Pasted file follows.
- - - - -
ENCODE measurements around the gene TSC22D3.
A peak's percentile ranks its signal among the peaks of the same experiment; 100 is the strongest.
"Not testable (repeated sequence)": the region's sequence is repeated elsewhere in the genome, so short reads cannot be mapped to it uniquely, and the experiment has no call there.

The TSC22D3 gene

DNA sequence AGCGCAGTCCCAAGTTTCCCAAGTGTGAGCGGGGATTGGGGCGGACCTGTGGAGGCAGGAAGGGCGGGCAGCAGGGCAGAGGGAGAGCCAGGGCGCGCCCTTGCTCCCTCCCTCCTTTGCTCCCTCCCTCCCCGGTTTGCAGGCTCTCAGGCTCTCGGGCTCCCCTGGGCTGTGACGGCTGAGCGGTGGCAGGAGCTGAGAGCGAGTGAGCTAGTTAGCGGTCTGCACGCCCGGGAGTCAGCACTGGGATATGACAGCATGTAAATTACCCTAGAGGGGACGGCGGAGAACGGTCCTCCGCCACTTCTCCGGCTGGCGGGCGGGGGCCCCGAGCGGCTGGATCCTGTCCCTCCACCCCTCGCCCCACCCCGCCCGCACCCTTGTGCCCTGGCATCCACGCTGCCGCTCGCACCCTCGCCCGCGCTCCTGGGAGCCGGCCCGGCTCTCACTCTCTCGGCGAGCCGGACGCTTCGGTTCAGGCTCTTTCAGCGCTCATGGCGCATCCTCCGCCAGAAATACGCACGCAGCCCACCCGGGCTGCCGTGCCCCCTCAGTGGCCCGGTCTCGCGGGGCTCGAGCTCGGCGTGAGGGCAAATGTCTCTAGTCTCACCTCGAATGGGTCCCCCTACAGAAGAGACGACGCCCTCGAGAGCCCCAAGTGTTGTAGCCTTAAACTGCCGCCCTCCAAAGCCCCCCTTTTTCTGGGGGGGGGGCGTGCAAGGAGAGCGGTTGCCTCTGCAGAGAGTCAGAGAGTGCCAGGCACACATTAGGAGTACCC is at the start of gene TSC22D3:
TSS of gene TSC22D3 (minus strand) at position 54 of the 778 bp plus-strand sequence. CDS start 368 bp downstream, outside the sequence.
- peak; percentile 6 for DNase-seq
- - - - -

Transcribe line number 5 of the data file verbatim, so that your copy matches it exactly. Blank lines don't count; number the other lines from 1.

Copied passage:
DNA sequence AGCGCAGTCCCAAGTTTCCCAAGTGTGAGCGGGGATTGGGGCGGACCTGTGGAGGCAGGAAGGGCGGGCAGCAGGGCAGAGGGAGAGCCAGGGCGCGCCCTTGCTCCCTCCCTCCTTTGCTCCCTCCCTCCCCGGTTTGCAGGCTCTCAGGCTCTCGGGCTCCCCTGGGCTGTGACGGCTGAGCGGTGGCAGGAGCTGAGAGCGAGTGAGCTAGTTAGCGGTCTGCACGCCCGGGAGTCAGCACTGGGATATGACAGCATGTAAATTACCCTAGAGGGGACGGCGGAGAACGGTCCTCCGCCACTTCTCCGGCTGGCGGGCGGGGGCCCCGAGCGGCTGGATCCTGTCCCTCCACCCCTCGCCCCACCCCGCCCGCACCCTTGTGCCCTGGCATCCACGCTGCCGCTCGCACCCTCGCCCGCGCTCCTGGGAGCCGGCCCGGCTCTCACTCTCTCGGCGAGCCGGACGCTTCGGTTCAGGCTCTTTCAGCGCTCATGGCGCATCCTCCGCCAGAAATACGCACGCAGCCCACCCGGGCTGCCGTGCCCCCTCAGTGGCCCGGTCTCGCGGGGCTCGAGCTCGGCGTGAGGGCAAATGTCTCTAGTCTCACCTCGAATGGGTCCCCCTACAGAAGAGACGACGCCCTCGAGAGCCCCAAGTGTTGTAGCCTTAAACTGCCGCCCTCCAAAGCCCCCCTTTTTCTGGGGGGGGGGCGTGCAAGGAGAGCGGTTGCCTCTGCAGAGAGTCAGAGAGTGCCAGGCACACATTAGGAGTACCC is at the start of gene TSC22D3: